Wednesday, October 17, 2012

TRITTON 720+ Headset Review

It’s testament to the sheer quality of the TRITTON 720+ headset (retailing for £129.99 in the UK and $149.99 in the US) that my wife, a self-proclaimed non gamer reluctantly donned the headphones but refused to return them after listening to the campaign intro for Modern Warfare 3. After her jaw had visibly dropped, she instead demanded that I replay it and then proceeded to negotiate the debris-strewn streets of New York. Like her, I was quite taken aback by the sheer cinematic quality that oozed from each earpiece, the recent launch from Mad Catz offering 3D Directional Audio and 7.1 Surround Sound.

Clearly, the 720+ is by no means inexpensive or a purchase that can be taken lightly but for those of us keen on experiencing games to the full, it could prove a very shrewd investment.

   

Having undergone a radical overhaul from its previous incarnation, it looks absolutely fantastic and appears to be a sturdy bit of kit. Blinding white, with TRITTON emblazoned across the headband, it all looks stunning.

Inside the tightly-packed box lurks a collection of cabling long enough to reach across a larger-than-average room, an optical cable, USB lead and controller connector should you be using this with your 360. You don’t have to, mind – this nifty peripheral is also compatible with your PS3 (and PC/MAC in Europe), which certainly helps to justify its price tag.

Central to the functioning of this technical wizardry is the inclusion of the discreet decoder box, with its master volume button and raft of LED lights. This is where the magic happens. Even more impressive is the fact that no power supply is needed, meaning the box of tricks gains all necessary power through the USB from the back of your console.



A separate flexible microphone can be plugged into the headset and contorted any which way you like. When you’re done, a simple twist and pull removes it. Friends tell me that my speech is nice and clear – although they did mention a little too much background noise on occasion.

The in-line remote offers a mute switch, volume control and the rather cool Selectable Voice Monitoring (SVM), which gives me the option to hear my own voice while speaking. It’s a great feature that means you’ll know how loud you’re talking to friends and opponents, and won’t bother people around you – especially useful for late-night gaming sessions!

We’ve tried countless headsets over the years, all promising the most amazing audio experience and many failing to live up to the hype…The 720+ certainly doesn’t fall into that category and performs well. No matter what game you opt to play, it truly feels like you’re sat in a movie theatre. The bass is deep and reverberates through your skull, while the subtle sound effects are clear and sharp. Cut scenes are crisp although some voices seem a little more distant than I’d like – it was exactly like those emitted from the speakers in a several-hundred seater cinema.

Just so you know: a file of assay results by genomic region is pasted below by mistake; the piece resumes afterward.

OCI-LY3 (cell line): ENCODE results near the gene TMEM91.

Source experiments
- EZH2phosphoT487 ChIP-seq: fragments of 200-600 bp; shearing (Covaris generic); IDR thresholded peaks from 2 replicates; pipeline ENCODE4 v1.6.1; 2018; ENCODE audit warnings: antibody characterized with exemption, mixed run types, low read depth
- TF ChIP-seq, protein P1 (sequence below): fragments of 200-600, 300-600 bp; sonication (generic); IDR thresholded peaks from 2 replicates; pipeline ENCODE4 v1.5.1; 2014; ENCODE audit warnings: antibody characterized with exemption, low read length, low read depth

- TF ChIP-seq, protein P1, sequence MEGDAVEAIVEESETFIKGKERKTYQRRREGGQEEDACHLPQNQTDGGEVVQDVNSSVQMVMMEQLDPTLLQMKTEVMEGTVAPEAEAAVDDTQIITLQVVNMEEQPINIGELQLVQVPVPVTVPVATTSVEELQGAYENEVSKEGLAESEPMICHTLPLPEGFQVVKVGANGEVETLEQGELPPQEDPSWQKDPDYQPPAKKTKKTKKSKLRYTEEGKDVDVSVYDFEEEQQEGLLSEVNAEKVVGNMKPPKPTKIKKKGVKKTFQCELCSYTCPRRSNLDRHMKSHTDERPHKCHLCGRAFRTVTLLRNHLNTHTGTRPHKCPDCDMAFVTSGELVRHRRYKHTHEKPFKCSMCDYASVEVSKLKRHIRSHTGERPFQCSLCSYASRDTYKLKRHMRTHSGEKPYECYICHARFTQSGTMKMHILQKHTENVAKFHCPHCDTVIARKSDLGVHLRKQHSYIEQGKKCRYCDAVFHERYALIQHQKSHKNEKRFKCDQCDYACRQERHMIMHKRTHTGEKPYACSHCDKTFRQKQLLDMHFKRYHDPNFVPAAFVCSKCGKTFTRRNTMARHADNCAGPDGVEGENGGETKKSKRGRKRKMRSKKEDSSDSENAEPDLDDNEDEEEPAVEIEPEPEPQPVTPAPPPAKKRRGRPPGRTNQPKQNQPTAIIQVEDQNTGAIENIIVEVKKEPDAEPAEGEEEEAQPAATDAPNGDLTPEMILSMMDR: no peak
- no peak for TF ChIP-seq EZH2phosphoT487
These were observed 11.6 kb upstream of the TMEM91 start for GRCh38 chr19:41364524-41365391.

A few missions of Battlefield 3 and Call of Duty: Modern Warfare 3 had us convinced; all the explosions, gunfire and the mayhem left us buzzing. The 720+ truly adds to the atmosphere and presents an altogether different experience from simply being sat in front of the screen and relying on the integrated TV speakers. If you want the feel and sense of an expensive speaker set up, then these are definitely for you.



But while we expected your typical FPS to produce those results, it also transformed games like FIFA 13. No longer was the commentary central to each match but we could now make out crowd chants in certain areas of the ground as well as the frustrating thud of the crossbar with a miscued shot and the gentle ripple of the net after scoring a wondergoal.

Resident Evil 6 was transformed too. The cut scenes (of which there are plenty) were of cinematic quality and really drew me in, while the ingame sounds were suitably eerie and well defined. From the boom of a shotgun to the groans of the undead, the headset accentuated my playthrough.

The 720+ headset is perfect for capturing the atmospheres and environments of your favourite games. I’d definitely say it’s well suited to big, cinematic affairs – explosions, crowd noise. Where it’s perhaps overshadowed by other headsets – such as the new TRITTON Pro+ reviewed here – is in its ability to gauge distance and where sound is coming from. Playing online in Modern Warfare 3, the gunfire and destruction is captured perfectly… but listening out for the delicate footprints as you progress through enemy-occupied buildings is a little trickier to make out. Sure, you can hear them but it’s pretty difficult in the heat of battle to determine where they’re coming from.

There is also no real way of customizing your aural experience – no knobs to turn, or switches to switch that can really alter the acoustics (unlike the Pro+). This headset gives the user great sound with depth and oomph but little option of tailoring it for your needs. For most, this won’t be an issue at all; many people afterall, won’t care whether they can tweak the subwoofer or change the sounds coming from front and rear… but it may be a factor that helps to determine your purchase.

It feels lighter than its bigger brother and is really comfortable for lengthy gaming sessions. From the cushioned headband to the swivel feature of the earcups, this is a well designed beast of a headset.

For me, the TRITTON 720+ is an awesome headset that enhanced my gaming experience. I’ve been blessed with a large screen TV for years but only now do I feel I’m the full potential of the games I’ve been playing; 7.1 Surround Sound is incredible and Mad Catz has made it accessible to the masses!

Reviewed on Xbox 360 and PS3

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